(Bradshaw and McKinnon, 1980). Engineering, business,

science, and mathematics attract roughly two-thirds of

the foreign students in the United States. The foreign

students who remained in the United States after gradu-

ation had no problems with job placements, but those who

decided to return home posed a challenge to school

placement officials. Most foreign students will probably

choose to return home in the future because of improving

economic conditions and the placement problems must there-

fore be recognized and attended to by responsible officials.

Bradshaw and McKinnon found that faculty members held

two incorrect assumptions about foreign students. First,

many faculty members were not aware that a problem existed.

They assumed that opportunities were available in the

United States and that students would prefer to remain

rather than return to a less developed country. The as-

sumption was that foreign students came from wealthy fami-

lies and had no placement problems. To learn how to put

training into action may be of even greater urgency; the

application of newly acquired skills in an old environ-

ment can sometimes present more problems than the actual

learning process (Kline, 1953).














Applicability of United States
Education to the Third World Countries

The geometric burgeoning of the number of foreign

students studying in the United States' institutions of

higher education has created certain unresolved academic

and administrative dilemmas for their host institutions.

These dilemmas, in part, are the result of an effort to

answer the philosophical question posed constantly:

"toward what end are the American institutions of higher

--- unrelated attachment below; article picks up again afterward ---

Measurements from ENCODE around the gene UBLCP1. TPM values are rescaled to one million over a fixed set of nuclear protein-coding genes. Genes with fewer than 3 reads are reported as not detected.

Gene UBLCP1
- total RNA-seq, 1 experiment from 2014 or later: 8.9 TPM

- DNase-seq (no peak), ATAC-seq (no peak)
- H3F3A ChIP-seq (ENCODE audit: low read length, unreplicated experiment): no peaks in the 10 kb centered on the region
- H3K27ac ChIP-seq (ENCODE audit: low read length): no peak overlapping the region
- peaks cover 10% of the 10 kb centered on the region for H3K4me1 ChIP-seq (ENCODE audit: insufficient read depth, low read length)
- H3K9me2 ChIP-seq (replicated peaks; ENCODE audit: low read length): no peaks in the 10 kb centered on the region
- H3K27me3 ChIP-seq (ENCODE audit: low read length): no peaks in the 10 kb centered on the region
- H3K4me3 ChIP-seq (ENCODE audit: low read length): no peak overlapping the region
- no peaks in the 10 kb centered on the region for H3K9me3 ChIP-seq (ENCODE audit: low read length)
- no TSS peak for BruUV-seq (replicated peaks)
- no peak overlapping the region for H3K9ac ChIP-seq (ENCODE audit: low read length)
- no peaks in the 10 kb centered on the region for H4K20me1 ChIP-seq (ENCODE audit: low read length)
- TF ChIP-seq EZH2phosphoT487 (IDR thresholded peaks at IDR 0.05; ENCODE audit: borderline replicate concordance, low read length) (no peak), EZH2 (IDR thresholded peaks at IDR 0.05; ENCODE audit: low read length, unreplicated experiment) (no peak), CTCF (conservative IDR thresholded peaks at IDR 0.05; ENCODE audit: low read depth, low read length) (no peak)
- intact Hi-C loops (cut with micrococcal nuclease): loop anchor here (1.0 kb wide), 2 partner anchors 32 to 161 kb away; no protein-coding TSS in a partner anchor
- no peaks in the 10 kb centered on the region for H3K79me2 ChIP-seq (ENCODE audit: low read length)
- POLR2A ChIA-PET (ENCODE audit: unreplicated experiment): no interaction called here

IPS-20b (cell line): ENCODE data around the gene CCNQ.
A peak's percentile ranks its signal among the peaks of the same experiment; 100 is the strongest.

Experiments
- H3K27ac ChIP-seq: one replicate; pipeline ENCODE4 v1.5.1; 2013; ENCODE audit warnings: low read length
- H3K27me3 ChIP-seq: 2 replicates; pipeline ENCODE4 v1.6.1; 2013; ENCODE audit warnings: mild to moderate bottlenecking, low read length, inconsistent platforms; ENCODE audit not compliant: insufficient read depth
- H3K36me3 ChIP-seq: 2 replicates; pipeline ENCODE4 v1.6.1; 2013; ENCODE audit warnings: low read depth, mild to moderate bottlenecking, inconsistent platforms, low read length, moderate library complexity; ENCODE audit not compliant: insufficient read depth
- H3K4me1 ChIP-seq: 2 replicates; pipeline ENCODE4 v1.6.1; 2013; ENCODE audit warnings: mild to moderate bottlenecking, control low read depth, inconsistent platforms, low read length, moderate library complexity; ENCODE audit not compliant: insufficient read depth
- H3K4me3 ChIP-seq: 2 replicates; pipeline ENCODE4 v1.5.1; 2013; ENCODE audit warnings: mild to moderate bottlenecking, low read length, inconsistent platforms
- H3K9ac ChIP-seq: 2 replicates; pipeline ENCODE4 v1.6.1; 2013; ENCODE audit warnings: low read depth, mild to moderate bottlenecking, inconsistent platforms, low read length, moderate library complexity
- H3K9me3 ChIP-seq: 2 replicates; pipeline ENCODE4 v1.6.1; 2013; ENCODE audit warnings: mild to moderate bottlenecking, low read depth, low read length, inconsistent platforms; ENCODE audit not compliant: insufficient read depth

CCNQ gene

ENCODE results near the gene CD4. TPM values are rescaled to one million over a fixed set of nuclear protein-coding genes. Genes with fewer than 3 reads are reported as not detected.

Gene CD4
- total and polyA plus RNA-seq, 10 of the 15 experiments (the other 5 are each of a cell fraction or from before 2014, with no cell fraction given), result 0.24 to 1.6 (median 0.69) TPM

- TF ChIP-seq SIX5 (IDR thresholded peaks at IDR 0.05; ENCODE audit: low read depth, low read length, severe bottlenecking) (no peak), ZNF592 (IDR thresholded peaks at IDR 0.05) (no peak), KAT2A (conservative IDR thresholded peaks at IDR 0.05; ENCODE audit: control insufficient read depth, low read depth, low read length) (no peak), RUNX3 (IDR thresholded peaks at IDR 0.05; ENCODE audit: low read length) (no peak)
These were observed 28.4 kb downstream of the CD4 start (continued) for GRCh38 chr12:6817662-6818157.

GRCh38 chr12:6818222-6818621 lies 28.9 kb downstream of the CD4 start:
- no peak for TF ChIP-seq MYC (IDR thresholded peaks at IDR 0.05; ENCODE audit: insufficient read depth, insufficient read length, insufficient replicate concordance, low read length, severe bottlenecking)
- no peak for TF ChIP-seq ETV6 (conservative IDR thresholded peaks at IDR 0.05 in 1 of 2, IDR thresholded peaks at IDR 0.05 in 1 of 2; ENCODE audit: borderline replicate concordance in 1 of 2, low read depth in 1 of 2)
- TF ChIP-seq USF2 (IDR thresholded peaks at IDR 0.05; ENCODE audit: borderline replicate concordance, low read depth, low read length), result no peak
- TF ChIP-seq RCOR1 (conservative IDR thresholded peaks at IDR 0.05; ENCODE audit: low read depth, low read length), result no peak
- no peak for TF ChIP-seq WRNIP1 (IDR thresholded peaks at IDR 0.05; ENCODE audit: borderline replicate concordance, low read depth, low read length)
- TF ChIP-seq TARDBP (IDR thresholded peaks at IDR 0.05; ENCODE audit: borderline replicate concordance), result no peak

education, educating the foreign students?"

Perhaps it can also be fairly asked, why American

educators should be overly concerned with the education

of foreigners seeing that they represent only 1.5 percent

of the total enrollment in institutions of higher education.

Moreover, one could assume that if the international stu-

dents chose to study here it is because they have decided

that the American curricular offerings satisfy their edu-

cation and training needs (Higbee, 1962). Based on these

assumptions, one could argue that the American institution

of higher education is not obligated to change its program

to meet the international students' need. But if any uni-

versity should take that line of action, then it is morally

and ethically wrong in admitting these students (Blankenship,

1980). According to Parrish (1977), in accepting foreign

students, a United States institution should constantly be

aware of its responsibilities to the students and provide














the education programs that these students will be able

to utilize on returning to their countries (Blankenship,

1980).

A number of recent surveys give a disturbing picture

of the difficulty experienced by foreign specialists and

professional people trained in the United States in adapting

their training to the needs of their own peoples. Profes-

sional divisions, schools, and colleges should develop pro-

grams designed specifically to help foreign students to

acquire skills which will be relevant when they attack

poverty, hunger, disease, and ignorance at home (Caldwell,

1969).

Kerr (1975) states that

"an educational institution which accepts foreign
students must assume certain continuing obligations
to them. Students from other cultures present
special needs related to their own cultures. Ed-
ucational institutions, therefore, must be mindful
of their capabilities and make suitable provision
to meet them." (p.1)

Fuller (1978) has depicted a future scenario of the

U.S. as the higher education factory of the world which

he refers to as the "educationalization of America" (p. 40).

The basic premise is that American higher education can

be compared to other American exports. As America becomes

more dependent on imported natural resources, higher edu-

cation can become a major export in the balance of inter-

national trade (Blankenship, 1980).













Although Fuller's "educationalization of America" is

possible, there are other obstacles that have to be over-